"If We Turned Our Backs, They Would Ignore Our Wishes"

Bereaved Family Perceptions of Concordance of Care at the End of Life

Published in: Journal of Palliative Medicine, Volume 24, No. 11, pages 1667–1672 (November 2021). doi: 10.1089/jpm.2020.0714

Posted on RAND.org on October 24, 2022

by Julia Bandini, Danielle Schlang, Hyosin Kim, Melissa A. Bradley, Rebecca Anhang Price, Jennifer N. Bunker, Joan M. Teno

Background

The key to high-quality care at the end of life is goal-concordant care, defined as care that is consistent with patient wishes.

Objectives

To characterize decedent wishes for care at the end of life and to examine next of kin narratives of their loved ones' perceptions of whether wishes were honored.

Design

Mortality follow-back survey and in-depth interviews.

Setting/Subjects

Survey responses (n = 601) were from next of kin of decedents who died in the San Francisco Bay area of the United States. Interviews were conducted with 51 next of kin, of whom 14 indicated that the decedent received care that was inconsistent with their wishes.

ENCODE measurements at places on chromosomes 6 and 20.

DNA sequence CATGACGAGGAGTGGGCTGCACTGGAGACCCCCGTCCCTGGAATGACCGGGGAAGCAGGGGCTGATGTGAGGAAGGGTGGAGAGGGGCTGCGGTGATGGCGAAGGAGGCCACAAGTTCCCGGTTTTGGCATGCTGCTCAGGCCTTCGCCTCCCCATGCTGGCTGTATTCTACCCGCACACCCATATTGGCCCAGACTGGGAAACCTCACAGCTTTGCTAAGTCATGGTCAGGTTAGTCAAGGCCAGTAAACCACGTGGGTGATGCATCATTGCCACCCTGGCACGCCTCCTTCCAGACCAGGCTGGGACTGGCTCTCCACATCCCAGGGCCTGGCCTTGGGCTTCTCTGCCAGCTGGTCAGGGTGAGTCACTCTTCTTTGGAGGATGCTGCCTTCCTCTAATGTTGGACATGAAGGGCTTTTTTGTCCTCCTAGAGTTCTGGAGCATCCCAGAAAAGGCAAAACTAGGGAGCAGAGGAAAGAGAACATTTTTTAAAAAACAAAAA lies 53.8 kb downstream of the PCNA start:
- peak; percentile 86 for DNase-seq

Measurements

The survey asked if the decedent had wishes or plans for care and if care provided ever went against those wishes. In-depth interviews focused on aspects of care at the end of life that were not consistent with the decedent's wishes.

Results

Approximately 10% of next of kin who reported on the survey that the decedent had specific wishes for medical care at the end of life also reported that the decedent received care that went against their wishes in the last month of life. The main theme of the in-depth interviews with next of kin who reported care that went against wishes was that discordant care was inconsistent with wishes for comfort-focused care and a lack of symptom palliation.

Conclusions

Despite decades of work to improve quality of end-of-life care, poor pain and symptom management that result in lack of comfort remain the main reason that next of kin state wishes were not honored.

Research conducted by

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